(Reuters) - Oregon Governor Kate Brown on Friday declared a state of emergency in Portland over the weekend due to risks of violence as thousands of members of what she called “white supremacist groups” such as the Proud Boys hold a rally.
Leaders of the self-described “Western chauvinist” Proud Boys called Saturday’s rally to “end domestic terrorism” after four months of near daily demonstrations against police violence and racism in Oregon’s largest city that have often ended in violence.
Many out-of-state demonstrators, some armed, were expected to attend the Proud Boys event in a park about six miles (9.7 km) north of downtown, state officials said, with organizers expecting a crowd of up to 20,000, according to local television station KGW8.
Police hope to keep right-wing groups apart from left-wing counter protesters set to gather in another park about 2 miles away.
“I am incredibly concerned about the increased risk of violence in Portland this weekend,” Brown told reporters.
Under her emergency declaration, state troopers and the Multnomah County Sheriff’s Office will lead a law enforcement taskforce authorized to use “proportional force” including tear gas to keep the peace, said Oregon State Police Superintendent Travis Hampton.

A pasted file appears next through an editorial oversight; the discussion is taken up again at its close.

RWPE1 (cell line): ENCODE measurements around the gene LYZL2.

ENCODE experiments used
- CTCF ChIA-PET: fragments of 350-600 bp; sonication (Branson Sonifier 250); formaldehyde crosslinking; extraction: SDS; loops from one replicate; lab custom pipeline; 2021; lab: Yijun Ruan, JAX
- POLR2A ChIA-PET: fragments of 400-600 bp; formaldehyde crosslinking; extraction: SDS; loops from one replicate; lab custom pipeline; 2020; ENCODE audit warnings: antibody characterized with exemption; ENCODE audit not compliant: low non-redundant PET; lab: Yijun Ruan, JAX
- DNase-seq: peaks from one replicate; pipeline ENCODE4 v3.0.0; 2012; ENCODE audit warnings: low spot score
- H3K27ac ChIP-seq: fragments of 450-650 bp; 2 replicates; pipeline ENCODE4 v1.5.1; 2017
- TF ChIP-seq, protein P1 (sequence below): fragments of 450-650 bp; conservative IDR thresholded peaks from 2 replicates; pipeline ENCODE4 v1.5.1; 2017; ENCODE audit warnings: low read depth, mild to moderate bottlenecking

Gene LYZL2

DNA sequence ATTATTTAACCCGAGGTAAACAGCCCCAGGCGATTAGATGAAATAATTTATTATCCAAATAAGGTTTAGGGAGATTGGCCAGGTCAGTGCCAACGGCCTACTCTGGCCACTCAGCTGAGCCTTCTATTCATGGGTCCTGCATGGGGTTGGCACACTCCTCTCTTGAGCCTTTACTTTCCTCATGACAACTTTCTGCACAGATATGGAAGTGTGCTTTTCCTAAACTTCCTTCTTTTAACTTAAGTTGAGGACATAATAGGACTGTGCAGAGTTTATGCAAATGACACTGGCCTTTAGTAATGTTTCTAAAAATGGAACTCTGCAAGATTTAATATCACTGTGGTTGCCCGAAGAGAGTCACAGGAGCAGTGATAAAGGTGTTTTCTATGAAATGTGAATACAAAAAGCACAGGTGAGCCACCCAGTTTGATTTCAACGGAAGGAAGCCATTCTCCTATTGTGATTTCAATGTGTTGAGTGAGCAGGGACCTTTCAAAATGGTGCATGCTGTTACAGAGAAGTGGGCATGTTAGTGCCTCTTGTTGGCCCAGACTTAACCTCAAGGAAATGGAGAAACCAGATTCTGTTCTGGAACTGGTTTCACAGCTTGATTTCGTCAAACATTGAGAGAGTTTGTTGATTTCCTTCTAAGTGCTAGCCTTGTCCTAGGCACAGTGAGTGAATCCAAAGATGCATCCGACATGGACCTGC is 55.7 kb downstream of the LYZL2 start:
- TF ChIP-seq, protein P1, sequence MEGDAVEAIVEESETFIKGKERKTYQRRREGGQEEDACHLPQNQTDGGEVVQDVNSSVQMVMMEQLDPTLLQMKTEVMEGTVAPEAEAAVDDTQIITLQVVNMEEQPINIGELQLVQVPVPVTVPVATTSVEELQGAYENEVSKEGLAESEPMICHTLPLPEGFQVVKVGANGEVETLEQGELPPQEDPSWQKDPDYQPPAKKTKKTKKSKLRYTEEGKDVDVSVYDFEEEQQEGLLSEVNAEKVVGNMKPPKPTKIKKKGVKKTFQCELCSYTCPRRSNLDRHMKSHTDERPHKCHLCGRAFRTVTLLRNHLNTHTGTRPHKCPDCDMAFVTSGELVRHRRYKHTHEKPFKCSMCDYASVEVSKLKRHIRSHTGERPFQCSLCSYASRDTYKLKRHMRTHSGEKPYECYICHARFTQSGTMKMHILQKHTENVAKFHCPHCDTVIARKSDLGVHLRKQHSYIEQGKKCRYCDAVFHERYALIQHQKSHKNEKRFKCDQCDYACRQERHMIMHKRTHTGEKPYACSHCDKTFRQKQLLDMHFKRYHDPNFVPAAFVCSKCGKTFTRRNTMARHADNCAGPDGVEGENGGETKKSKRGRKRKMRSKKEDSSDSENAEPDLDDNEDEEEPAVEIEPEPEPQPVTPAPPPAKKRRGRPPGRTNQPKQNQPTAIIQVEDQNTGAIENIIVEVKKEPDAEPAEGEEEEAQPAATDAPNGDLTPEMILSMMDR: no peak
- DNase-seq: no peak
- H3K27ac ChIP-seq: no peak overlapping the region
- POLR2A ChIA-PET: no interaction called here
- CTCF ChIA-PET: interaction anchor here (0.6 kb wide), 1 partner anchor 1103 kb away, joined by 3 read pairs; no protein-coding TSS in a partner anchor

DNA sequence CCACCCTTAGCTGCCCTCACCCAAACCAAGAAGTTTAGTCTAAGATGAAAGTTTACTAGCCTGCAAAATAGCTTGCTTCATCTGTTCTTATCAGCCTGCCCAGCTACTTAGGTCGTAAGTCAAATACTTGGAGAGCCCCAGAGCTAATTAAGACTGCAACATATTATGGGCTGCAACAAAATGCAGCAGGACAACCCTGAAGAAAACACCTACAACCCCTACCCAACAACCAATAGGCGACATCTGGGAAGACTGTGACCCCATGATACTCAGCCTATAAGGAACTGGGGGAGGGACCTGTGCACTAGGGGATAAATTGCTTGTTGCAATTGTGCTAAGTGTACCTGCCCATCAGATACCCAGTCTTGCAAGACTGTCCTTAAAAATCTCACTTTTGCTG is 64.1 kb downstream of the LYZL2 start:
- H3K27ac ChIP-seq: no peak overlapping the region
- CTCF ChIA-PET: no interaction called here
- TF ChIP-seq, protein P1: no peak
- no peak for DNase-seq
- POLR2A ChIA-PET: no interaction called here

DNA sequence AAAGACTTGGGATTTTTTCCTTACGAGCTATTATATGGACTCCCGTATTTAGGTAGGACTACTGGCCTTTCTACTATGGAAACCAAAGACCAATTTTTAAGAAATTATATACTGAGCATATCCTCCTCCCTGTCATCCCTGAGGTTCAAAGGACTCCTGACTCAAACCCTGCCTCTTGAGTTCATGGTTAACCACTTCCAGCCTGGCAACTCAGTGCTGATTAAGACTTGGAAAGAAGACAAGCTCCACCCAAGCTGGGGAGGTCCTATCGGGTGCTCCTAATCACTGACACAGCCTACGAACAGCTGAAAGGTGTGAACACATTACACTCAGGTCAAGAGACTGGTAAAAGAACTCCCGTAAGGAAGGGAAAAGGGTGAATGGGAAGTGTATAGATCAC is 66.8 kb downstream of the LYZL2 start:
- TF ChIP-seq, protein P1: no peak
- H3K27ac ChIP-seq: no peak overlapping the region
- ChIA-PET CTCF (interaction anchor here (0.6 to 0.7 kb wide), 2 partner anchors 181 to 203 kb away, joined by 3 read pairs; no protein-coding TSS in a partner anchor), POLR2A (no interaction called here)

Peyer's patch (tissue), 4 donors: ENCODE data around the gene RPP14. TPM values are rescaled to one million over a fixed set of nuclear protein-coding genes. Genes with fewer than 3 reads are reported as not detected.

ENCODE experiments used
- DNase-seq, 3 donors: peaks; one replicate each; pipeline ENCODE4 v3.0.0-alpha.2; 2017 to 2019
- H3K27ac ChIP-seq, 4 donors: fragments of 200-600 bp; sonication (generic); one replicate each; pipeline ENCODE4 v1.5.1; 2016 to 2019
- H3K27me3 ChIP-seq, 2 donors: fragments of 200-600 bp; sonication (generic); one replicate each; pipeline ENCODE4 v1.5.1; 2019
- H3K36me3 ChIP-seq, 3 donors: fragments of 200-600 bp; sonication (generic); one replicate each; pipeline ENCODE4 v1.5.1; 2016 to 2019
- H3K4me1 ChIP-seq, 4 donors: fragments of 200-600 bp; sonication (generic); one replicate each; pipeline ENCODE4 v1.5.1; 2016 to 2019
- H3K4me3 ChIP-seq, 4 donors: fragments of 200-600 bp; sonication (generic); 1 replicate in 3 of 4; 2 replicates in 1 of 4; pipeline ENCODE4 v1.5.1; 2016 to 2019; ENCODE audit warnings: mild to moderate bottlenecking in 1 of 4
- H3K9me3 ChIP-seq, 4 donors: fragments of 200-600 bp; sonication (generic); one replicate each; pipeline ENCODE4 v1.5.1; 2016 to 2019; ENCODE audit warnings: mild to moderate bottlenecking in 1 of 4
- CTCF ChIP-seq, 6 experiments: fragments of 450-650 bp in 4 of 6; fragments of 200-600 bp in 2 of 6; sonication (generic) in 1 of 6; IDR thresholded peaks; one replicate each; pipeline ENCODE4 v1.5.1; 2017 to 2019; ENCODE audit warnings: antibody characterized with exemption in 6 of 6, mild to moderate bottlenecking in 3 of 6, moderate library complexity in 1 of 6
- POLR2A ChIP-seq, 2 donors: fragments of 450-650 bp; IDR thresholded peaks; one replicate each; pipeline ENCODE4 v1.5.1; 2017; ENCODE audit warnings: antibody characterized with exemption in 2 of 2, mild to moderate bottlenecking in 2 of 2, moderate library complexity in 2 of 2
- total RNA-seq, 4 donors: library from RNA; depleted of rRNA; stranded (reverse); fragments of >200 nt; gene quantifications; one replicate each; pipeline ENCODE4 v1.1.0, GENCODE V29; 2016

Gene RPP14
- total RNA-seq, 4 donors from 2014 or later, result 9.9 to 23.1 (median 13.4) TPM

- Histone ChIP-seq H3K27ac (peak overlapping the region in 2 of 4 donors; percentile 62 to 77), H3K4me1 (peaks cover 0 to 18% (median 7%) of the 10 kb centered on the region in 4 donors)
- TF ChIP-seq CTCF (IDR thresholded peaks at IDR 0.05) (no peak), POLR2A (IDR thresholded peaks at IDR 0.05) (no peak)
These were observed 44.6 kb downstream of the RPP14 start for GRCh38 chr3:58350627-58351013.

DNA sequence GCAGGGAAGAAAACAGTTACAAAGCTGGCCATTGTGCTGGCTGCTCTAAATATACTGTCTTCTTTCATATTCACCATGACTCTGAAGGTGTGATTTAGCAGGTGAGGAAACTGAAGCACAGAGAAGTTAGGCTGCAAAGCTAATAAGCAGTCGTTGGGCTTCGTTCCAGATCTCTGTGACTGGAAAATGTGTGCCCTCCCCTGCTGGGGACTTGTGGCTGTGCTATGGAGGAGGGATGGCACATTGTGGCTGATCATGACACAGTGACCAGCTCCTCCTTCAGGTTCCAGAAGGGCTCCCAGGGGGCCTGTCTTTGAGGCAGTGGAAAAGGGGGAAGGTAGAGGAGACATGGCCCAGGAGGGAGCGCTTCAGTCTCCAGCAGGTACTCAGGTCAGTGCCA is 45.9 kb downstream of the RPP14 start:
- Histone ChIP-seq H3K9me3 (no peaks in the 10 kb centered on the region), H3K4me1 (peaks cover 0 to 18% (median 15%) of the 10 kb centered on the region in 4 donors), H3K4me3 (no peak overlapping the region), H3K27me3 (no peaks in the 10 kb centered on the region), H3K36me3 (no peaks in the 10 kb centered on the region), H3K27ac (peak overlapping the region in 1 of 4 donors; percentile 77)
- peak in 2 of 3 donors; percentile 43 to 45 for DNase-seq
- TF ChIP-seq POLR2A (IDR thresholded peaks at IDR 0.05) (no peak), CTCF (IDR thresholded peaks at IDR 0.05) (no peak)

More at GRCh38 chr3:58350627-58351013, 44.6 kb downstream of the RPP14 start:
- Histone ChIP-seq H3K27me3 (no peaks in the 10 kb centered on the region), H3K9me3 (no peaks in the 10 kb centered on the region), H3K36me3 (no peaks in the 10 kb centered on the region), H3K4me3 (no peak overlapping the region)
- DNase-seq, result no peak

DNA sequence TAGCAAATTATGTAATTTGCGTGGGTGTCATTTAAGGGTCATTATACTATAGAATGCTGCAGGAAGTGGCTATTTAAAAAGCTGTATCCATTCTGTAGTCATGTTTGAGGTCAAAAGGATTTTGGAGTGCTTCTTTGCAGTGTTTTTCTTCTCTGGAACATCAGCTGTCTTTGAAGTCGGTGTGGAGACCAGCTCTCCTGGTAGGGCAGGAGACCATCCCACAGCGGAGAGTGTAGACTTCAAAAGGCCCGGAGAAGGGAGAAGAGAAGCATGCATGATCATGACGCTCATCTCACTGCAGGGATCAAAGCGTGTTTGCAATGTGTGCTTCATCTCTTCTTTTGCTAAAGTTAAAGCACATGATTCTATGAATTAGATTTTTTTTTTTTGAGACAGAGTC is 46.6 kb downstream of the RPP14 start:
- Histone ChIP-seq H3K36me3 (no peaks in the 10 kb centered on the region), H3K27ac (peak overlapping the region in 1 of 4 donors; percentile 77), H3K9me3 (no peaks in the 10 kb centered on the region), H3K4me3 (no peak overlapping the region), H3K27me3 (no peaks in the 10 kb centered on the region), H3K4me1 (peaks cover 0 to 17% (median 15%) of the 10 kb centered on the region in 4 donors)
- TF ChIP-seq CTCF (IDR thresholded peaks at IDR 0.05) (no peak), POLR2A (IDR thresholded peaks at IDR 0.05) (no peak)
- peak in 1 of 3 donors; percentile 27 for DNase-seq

Proud Boys chairman Enrique Tarrio said his group did not intend to cause violence.
“We will be peaceful unless provoked. I encourage people to protest us,” Tarrio wrote on Twitter on Thursday. “What we won’t condone or tolerate is violence towards attendees.”
The men-only Proud Boys group describes itself as a fraternal organization that is “anti-racism” and “anti-political correctness.”
Civil rights group The Southern Poverty Law Center (SPLC) classifies the Proud Boys as a hate group, citing its members’ anti-Muslim and misogynist rhetoric.
“Saturday’s rally is the latest in a long series of sustained provocations that the Proud Boys have held in Portland,” SPLC research analyst Cassie Miller said in a statement on Friday.
President Donald Trump, who has made law and order a principal theme of his bid for re-election on Nov. 3, has singled out Portland as one of several Democratic-led cities he calls “anarchist jurisdictions.”
His Democratic challenger, former Vice President Joe Biden, says Trump’s rhetoric is stoking the violence.
Reporting By Andrew Hay; Editing by Daniel Wallis
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